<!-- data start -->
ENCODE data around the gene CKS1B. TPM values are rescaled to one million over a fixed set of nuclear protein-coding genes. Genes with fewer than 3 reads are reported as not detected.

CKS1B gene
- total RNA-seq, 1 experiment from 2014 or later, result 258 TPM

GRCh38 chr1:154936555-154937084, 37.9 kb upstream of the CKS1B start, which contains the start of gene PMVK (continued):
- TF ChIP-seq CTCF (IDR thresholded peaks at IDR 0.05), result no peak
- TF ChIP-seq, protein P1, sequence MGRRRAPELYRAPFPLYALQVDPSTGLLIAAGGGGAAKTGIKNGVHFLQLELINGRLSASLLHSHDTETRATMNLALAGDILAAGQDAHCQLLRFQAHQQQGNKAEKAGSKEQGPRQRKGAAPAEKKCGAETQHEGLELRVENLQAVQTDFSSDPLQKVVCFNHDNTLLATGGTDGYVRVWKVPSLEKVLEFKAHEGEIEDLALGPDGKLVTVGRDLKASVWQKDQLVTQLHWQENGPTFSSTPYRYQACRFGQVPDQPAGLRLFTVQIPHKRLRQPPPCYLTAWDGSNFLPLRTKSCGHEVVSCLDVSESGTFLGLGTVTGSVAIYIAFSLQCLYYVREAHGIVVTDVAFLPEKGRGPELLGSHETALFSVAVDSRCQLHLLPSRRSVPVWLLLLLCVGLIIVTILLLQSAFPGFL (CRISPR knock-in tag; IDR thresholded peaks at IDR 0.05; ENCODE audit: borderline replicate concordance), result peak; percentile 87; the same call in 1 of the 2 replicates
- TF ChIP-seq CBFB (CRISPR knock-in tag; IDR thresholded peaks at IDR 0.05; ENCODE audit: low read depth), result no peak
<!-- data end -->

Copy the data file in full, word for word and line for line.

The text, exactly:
ENCODE data around the gene CKS1B. TPM values are rescaled to one million over a fixed set of nuclear protein-coding genes. Genes with fewer than 3 reads are reported as not detected.

CKS1B gene
- total RNA-seq, 1 experiment from 2014 or later, result 258 TPM

GRCh38 chr1:154936555-154937084, 37.9 kb upstream of the CKS1B start, which contains the start of gene PMVK (continued):
- TF ChIP-seq CTCF (IDR thresholded peaks at IDR 0.05), result no peak
- TF ChIP-seq, protein P1, sequence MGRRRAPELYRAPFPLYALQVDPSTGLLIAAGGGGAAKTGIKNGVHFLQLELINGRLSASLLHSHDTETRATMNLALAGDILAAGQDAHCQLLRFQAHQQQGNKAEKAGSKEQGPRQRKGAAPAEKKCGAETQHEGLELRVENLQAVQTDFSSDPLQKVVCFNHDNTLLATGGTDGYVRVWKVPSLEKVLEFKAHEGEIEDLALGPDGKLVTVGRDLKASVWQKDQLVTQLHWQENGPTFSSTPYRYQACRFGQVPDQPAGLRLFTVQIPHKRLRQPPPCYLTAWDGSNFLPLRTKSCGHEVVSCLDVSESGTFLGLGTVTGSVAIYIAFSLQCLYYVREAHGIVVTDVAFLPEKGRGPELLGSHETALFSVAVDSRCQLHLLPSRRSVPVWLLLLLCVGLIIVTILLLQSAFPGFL (CRISPR knock-in tag; IDR thresholded peaks at IDR 0.05; ENCODE audit: borderline replicate concordance), result peak; percentile 87; the same call in 1 of the 2 replicates
- TF ChIP-seq CBFB (CRISPR knock-in tag; IDR thresholded peaks at IDR 0.05; ENCODE audit: low read depth), result no peak